Well, it's that time of year for me, which means my imagination goes into overdrive, with Christmas ornament and décor ideas bouncing around in my head.....
I've been creating original ornaments for about 30 years, with new designs every year. While I never run out of ideas, in the end, I only produce to sell that which I am willing to re-produce. I've never been one for assembly line mass-production, because my fulfillment is dictated by quality over quantity. Therefore, I've got to really enjoy the design to repeat it many times.
I did create some new ornaments for this year, but I also did something out of the norm for me. I was perusing Pinterest a few weeks ago, and I saw a picture of an artificial tiered tree, and each level layer displayed an entire village of Putz houses. Something clicked in my head, and I immediately got a bug in my bonnet to try my hand at making some Putz/Glitter houses. I've admired vintage ones for years, but it just never occurred to me to make them from scratch.
You creative types understand, that once that epiphany happens, you just can't let it go till you give it a try. I think another reason the Putz idea appealed to me this year is because I have an ample supply of German glass glitter to play with. I've been wanting to incorporate glass glitter into my Christmas creations in a much bigger way, so this totally satisfies that need.
So without further ado, here is my first Putz house production......
Oh my. Making these completely from scratch does require a great deal of patience. Especially when you're creating them to sell, and not to keep. You can take a lot of shortcuts for personal projects, like using a glue gun. These would've been done in no time flat with hot glue, but when aesthetics are a top priority for perfect tiny details and joining walls, roofs, and chimneys, you need the open time of white glue to get it just right. I also reinforced each structure, making braces from foamcore.
Nothing speaks to your inner child better than glitter, glue, paint, and cardboard.
I've only created 3 of this design, and I kept them small to start with. Each one stands approximately 3-3/8” tall and wide.
I started completely from scratch, sketching out some designs, then cutting them out of chipboard. Since I don't have a die-cutter, and I ditched my printer years ago, everything was done old-school....pencil, cutting blade, and scissors. I used thick chipboard (I think 14ply), which I don't think could've gone through a printer anyway.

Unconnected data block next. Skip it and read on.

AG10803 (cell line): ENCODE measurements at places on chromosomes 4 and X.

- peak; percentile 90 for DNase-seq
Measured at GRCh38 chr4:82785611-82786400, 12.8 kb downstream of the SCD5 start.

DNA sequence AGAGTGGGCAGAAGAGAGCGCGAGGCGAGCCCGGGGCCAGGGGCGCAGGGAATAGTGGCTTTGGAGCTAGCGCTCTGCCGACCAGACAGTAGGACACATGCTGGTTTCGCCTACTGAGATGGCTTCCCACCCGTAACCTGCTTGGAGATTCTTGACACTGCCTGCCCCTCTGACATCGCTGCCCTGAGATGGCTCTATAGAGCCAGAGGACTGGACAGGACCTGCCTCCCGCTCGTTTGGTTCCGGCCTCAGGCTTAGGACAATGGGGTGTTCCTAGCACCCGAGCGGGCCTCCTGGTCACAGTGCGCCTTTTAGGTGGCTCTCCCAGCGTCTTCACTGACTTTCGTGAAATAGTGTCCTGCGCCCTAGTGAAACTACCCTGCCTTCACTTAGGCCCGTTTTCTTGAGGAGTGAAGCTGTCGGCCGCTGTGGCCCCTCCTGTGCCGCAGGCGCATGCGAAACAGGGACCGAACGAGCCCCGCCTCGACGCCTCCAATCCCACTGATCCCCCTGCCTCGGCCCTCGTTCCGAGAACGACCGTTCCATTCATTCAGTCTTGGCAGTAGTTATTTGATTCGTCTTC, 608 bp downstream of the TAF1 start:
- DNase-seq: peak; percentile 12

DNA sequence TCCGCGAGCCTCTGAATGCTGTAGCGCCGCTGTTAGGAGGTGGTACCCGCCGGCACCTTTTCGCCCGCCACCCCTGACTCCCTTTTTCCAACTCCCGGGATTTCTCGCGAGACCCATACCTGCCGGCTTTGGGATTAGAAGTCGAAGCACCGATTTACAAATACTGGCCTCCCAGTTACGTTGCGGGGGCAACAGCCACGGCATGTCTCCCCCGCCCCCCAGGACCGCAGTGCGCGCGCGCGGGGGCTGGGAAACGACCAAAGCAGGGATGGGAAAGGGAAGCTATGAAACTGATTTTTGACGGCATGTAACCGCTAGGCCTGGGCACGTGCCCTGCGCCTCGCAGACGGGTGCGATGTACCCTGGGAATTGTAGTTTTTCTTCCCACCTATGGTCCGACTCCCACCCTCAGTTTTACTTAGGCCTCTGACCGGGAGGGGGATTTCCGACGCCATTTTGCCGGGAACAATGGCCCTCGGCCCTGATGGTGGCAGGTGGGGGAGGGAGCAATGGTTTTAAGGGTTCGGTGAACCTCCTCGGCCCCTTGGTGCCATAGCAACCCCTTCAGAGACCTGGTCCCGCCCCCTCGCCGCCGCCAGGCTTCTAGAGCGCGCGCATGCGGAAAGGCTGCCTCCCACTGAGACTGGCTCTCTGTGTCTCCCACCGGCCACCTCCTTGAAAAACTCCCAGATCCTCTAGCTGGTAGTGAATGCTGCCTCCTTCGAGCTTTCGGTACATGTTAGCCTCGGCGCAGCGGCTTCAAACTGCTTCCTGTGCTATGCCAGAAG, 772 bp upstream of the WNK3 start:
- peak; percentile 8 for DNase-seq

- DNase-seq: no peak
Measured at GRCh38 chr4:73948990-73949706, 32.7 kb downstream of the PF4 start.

I used Snow-Tex for the first time. While I bought it to try it out for snow, in the end, I used it to create stucco walls for the houses. I painted over the stucco texture with rich colors of matte finish Tiffany blue, Red, and Chartreuse paint I had mixed specially for my projects. I chose to leave the matte sheen, to give a velvety contrast to the glitter, and they really complement each other now.
After visiting many Putz house sites, I decided to make my snow using thick white artist paint mixed with white glue. I love how it came out. It looks much more wispy and creamy, which is the look I was going for. I applied it with a plastic clay knife tool, spreading it like frosting. It also seemed to dry a bit faster than the Snow-Tex.
I really wanted the houses to have seriously elegant twinkle, without the need to cut a hole in the back for a light bulb. Mission accomplished!
I cut the tiny icicle trim and coated it with clear glass glitter. I also added the clear glitter to the tiny black windows to make them look icy.
I have some other house designs swimming in my head, so we'll see what I'm ambitious enough to take on next. This must be said though........a lot of the larger Putz houses I've seen for sale truly deserve to be sold at a higher price than they are listed. These houses require a lot of time, patience and artistry, especially if made from scratch. I can see if they use pre-fab paper mache ones, that might lighten the load of work, but still, creativity is essential. So cheers to all the Putz house designers out there!